Opening Bell: 05.22.13

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Bernanke Expected to Deliver Dovish Message (CNBC)
Bernanke appears before the Joint Economic Committee at 10 a.m. EDT, and at 2 p.m., the minutes of the last Fed meeting will be released. "The doves are taking back the reins. The hawks had their day in the sun," said George Goncalves, Treasury strategist at Nomura Americas. "I think the bond market is going to be happy because Bernanke's going to reiterate his dovishness, and he's still cautious, but he's constructive on the economy," said Goncalves. "I think all markets are going to be pleasantly surprised tomorrow. I think the minutes might introduce some volatility because there's definitely tension at the Fed about when to stop and when to do more."

Instant Bloomberg not going to fade away yet (FT)
The biggest challenge in persuading banks to change their messaging habits, Mr Hod admits, is that “many of their clients are talking to them on Bloomberg”. Other questions any rival chat system must answer include who will own and secure sensitive messaging data, and what regulatory oversight will it allow. ... Two rival executives said the record of failed past attempts meant they doubted that threats to Bloomberg’s messaging dominance would emerge overnight. But just as Facebook usurped MySpace, one said, Bloomberg’s community could also one day switch to a new social network.

Sony Board to Discuss Third Point Plan (WSJ)
Under pressure from an activist investor to take part of its entertainment business public, Sony Corp. said it plans to discuss the proposal with its board. "The proposal from Third Point, Dan Loeb is something that we should discuss thoroughly at a board meeting and then we'll decide Sony's stance," Chief Executive Kazuo Hirai said in a briefing Wednesday to lay out his strategic vision for the company. "Therefore, we are now going to start the discussion and we are still at the starting stage."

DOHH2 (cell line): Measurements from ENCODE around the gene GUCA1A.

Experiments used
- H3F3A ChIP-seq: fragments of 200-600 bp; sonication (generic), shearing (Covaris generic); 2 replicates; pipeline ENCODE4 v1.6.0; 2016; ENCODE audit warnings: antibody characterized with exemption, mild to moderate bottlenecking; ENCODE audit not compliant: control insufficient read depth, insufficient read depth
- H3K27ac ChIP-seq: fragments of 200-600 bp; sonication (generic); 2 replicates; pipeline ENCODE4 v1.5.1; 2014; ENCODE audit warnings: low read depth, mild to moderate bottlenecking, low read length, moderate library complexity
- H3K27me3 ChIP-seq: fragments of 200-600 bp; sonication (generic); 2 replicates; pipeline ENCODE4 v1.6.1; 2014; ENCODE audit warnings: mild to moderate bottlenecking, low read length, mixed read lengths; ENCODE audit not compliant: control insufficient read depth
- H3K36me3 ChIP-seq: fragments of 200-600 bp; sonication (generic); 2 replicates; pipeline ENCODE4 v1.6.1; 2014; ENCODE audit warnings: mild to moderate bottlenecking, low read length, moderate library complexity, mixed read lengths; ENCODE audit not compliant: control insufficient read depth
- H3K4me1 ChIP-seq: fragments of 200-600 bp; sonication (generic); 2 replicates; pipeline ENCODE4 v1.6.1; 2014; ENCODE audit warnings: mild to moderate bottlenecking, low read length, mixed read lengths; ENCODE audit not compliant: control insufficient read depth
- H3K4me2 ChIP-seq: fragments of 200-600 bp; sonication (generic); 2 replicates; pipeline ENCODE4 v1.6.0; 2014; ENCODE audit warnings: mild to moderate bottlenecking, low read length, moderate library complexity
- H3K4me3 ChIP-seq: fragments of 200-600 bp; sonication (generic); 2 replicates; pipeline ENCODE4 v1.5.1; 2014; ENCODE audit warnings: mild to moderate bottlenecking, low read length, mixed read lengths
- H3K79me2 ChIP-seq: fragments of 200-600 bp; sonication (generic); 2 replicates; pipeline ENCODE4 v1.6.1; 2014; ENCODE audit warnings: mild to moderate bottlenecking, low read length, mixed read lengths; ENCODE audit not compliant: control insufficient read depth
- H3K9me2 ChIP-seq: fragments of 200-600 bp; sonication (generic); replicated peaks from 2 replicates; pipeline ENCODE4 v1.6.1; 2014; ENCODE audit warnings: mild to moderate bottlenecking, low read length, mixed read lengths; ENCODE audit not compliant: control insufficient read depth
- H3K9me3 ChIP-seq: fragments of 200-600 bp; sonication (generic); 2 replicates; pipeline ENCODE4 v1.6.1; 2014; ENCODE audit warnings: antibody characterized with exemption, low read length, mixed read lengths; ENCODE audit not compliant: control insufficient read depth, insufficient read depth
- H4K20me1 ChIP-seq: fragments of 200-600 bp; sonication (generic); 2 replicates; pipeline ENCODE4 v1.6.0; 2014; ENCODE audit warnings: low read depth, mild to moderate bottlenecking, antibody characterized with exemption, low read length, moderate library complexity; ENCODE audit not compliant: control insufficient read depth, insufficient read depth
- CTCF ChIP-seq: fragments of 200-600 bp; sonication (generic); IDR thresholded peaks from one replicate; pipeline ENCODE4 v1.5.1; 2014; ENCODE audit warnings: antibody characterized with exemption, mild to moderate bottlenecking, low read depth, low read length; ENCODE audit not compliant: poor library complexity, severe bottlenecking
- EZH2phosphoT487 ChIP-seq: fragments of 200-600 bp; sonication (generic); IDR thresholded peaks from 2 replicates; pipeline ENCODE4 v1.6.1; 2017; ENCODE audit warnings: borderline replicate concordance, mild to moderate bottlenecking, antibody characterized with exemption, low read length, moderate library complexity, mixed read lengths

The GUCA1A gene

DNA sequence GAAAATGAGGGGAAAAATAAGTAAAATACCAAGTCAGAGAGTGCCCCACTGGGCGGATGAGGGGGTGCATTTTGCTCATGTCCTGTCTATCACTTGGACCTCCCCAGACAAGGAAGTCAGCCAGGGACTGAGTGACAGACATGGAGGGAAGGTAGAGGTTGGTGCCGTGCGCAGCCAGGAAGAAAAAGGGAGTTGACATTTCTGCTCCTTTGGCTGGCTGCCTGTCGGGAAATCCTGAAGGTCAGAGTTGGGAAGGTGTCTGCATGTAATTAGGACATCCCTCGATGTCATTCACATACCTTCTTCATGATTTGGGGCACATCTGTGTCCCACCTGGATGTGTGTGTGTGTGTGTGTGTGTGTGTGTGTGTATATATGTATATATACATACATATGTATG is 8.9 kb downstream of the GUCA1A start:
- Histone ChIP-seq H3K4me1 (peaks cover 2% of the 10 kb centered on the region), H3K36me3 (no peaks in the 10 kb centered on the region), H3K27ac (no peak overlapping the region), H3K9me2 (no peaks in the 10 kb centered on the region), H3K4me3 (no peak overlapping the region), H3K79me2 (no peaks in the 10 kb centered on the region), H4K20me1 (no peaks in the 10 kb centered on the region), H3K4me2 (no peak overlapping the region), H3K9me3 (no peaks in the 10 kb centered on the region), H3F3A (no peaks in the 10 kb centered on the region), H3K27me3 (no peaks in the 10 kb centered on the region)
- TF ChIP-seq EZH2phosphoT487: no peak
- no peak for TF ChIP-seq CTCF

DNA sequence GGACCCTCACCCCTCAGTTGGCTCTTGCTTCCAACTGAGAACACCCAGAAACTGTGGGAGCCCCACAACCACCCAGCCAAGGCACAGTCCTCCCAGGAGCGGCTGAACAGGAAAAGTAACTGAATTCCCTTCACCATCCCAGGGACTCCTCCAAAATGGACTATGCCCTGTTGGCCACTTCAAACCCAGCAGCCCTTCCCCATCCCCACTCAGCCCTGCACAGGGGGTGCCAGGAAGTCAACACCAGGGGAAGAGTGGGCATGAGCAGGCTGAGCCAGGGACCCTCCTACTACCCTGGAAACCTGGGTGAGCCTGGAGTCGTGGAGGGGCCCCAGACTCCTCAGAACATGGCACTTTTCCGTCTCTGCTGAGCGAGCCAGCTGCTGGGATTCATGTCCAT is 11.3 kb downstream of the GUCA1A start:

BoJ holds amid signs of economy ‘picking up’ (FT)
The Bank of Japan kept its monetary settings on hold on Wednesday, judging that the huge stimulus unveiled in April will be enough to spur price gains in the world’s third-largest economy. In its statement, the central bank said its decision to stand pat – which was widely anticipated by investors – came amid signs of “positive movements” in economic activity in Japan, supported by the bank’s pledge in April to double the country’s monetary base within two years to achieve a 2 per cent rate of inflation.

Buffett, With His Magic Touch, May Be Irreplaceable (DealBook)
The ability to make acquisitions on favorable terms is a testament to Mr. Buffett’s personality and skills as a deal maker. It also highlights an almost unsolvable problem for his company, Berkshire Hathaway, and its shareholders. When its 82-year-old chief executive is gone, who will negotiate such sweet deals? ... Mr. Buffett has a unique ability to not only score a low acquisition price, but he can scare off competitors and attract other investors. Boards of target companies also appear to run into his grasp.

Vatican denies claims Pope Francis performed public exorcism (AP)
Is Pope Francis an exorcist? The question has bubbled up ever since Francis laid his hands on the head of a young man in a wheelchair after celebrating Sunday Mass in St. Peter's Square. The young man heaved deeply a half-dozen times, shook, then slumped in his wheelchair as Francis prayed over him. The television station of the Italian bishops' conference reported Monday that it had surveyed exorcists, who agreed there was "no doubt" that Francis either performed an exorcism or a prayer to free the man from the devil. The Vatican was more cautious. In a statement Tuesday, it said Francis "didn't intend to perform any exorcism. But as he often does for the sick or suffering, he simply intended to pray for someone who was suffering who was presented to him."